The writing in the series has long been the shining example of the best the video game world has to offer, and that continues here… mostly. Michael and Trevor have a great dynamic,[8] but Franklin is just kind of… there. I assume he’s supposed to be some sort of audience stand-in, because he’s mostly reasonable but wants to generally earn money and maybe kill/rob people if necessary, or whatever. It’s like his entire storyline was cut at the last minute. The satire that runs through the game (as it has through all Grand Theft Auto titles), though, fell much flatter in this one than in previous games. It’s like they were going through the motions: gotta make fun of Big Tech Trends one and two and the latest best-selling game series, right? Part of what felt off about it, though, was that after a dozen years of us living in the modern era of Grand Theft Auto, hasn’t the series itself elevated to the point where, had it been any other game, it would be the one getting parodied? Why isn’t the son in the game playing a game based on GTAV, since it’s the best-selling game in the world?

Does this come across as nitpicking a game that’s really good? It should. I spent about 30 hours in GTAV over four days, and I worked a full shift on two of those days. I enjoyed the game. But when this much time and money (and money and money and money) is sunk into a AAA project that gets unanimously adoring reviews, we should examine each aspect of it a bit closer.

[1] This is slightly unfair to the newer iterations of the game. If one goes back to the GTA3-based games, it’s pretty obvious that the escaping-from-cop mechanics were, well, bad. You were basically not supposed to get away from them once you got to a certain level. The whole “find a pay-and-spray” thing was just never a good idea, and the game improved substantially when it went away from that model entirely.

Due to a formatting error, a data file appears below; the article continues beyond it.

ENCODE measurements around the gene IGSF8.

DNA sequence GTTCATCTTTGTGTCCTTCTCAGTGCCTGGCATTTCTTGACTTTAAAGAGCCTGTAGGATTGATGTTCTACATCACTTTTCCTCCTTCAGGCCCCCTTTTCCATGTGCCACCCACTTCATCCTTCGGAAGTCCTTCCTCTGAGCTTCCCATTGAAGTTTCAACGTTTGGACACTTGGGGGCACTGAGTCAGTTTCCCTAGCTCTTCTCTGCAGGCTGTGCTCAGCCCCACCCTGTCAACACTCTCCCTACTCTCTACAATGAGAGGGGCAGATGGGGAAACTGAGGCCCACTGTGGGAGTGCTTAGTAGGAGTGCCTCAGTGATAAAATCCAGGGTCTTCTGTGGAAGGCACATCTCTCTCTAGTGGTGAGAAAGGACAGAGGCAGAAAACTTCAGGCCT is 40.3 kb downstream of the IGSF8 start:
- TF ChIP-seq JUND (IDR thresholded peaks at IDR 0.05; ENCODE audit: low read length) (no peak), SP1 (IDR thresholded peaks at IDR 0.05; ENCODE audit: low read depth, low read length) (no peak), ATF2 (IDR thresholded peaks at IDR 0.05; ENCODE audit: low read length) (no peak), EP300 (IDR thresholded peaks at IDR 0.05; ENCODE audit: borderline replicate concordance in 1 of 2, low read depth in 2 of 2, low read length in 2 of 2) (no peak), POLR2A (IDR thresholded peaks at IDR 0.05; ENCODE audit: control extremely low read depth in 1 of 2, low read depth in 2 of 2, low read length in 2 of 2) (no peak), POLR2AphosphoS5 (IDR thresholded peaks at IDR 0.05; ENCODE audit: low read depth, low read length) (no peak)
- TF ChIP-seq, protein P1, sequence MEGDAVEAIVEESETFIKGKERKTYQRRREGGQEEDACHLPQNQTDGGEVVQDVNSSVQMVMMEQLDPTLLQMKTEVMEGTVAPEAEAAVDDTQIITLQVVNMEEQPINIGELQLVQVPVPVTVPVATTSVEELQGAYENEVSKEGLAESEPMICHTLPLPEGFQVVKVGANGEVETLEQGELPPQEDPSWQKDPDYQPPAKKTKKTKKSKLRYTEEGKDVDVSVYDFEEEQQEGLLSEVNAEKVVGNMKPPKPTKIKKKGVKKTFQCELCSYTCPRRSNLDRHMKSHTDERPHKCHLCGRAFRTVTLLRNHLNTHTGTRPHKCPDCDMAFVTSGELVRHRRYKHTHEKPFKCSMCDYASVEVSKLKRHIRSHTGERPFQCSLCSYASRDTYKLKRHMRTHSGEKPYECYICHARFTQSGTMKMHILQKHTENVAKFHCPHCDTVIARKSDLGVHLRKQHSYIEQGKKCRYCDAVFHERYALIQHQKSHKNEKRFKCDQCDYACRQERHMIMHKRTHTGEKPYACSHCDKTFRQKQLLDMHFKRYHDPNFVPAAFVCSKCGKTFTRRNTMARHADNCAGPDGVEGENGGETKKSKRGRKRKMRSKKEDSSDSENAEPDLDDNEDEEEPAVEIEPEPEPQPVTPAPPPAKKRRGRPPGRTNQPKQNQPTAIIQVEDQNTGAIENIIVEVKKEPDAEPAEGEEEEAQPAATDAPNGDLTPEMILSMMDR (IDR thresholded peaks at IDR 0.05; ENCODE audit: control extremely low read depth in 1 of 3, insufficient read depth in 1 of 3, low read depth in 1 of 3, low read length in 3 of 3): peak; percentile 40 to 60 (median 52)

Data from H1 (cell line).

[2] I did not enjoy San Andreas very much. The missions were tedious, and the open world combined with a lack of anything interesting in the empty space made the game, well, boring.

[3] Much less risky. Assassinating Hitler never works out well.

[4] Game developers today seem extremely hesitant to release a player in an open world with the intent of genuinely letting them wander. This used to be very common: even those series we think of as linear, like Final Fantasy, used to have extended portions of the game where the player was simply thrown into a place and expected to stumble across something resembling a plot five hours in. There’s a reason we’ve moved away from this, of course: it sucked. It was a confusing mess with no reasons given to the player as to why they’re doing what they’re doing. A better-executed example of a good open world would be the first Fallout, where the player has a set end goal that they need to accomplish, and the feeling of wandering with only a vague direction in mind perfectly mirrored the vast world with only scattered civilization. Sure, it could have used a bit more guidance at times. But these pseudo-open-world games with a rigid linear quest and irrelevant durdling available are just total bullshit.

[5] Only a few thousand people bought Deus Ex when it first came out, but everyone who did started an unreadable blog about game design.

[6] This reminded me of the wonderful set of Thieves’ Guild sidequests in Elder Scrolls: Oblivion, where the player undergoes a series of smaller heists that all yield one important item that is needed at a critical time in The Big Final Heist. Instead of seemingly-unrelated quests involving just stealing stuff, I felt like I was really doing something productive toward a set goal, and the payoff during and after TBFH made everything worth it.

[7] Okay, two ways. Still counts.

[8] This includes a car ride where Michael accuses Trevor of being a hipster, and it rivals Portal in how good it is as comedy writing.